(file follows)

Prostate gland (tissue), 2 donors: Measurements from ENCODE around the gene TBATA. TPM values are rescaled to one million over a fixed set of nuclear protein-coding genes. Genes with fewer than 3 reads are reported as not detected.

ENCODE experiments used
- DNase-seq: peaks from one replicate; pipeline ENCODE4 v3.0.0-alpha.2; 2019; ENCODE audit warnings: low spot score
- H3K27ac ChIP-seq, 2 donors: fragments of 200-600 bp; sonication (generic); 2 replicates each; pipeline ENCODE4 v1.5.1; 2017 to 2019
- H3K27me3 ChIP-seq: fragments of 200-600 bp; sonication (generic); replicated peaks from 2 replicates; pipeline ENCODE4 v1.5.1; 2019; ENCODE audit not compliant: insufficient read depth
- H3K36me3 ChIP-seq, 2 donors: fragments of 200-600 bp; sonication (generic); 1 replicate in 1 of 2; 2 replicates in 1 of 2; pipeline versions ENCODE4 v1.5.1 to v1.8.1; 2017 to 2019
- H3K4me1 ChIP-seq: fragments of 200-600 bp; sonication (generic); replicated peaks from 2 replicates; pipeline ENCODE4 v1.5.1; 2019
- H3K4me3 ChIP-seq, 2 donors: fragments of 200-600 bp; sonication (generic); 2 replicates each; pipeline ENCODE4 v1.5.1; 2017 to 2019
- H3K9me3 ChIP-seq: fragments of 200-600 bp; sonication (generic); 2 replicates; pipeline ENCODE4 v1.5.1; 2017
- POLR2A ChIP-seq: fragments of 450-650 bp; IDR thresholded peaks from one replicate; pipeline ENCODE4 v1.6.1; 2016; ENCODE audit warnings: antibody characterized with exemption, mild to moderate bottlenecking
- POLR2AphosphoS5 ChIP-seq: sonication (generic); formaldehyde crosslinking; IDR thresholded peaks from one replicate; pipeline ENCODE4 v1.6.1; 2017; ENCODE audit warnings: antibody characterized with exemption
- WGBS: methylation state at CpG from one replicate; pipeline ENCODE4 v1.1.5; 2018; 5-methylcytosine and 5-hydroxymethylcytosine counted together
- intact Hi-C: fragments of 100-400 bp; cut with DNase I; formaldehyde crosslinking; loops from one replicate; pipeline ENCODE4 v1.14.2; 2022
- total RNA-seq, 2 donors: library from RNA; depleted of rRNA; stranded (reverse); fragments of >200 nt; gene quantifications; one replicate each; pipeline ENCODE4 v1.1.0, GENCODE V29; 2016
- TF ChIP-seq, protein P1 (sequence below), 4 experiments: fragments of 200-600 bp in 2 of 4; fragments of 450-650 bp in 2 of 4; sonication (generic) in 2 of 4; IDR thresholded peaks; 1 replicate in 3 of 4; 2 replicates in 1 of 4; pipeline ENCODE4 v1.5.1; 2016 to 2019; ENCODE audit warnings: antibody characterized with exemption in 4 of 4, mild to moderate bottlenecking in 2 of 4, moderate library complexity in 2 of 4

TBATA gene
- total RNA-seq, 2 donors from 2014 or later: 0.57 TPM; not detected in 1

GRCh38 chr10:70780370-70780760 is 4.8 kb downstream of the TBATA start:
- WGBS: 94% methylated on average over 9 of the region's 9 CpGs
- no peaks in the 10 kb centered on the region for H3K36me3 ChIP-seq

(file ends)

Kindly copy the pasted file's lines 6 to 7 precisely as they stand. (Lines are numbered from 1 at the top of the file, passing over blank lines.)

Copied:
- H3K36me3 ChIP-seq, 2 donors: fragments of 200-600 bp; sonication (generic); 1 replicate in 1 of 2; 2 replicates in 1 of 2; pipeline versions ENCODE4 v1.5.1 to v1.8.1; 2017 to 2019
- H3K4me1 ChIP-seq: fragments of 200-600 bp; sonication (generic); replicated peaks from 2 replicates; pipeline ENCODE4 v1.5.1; 2019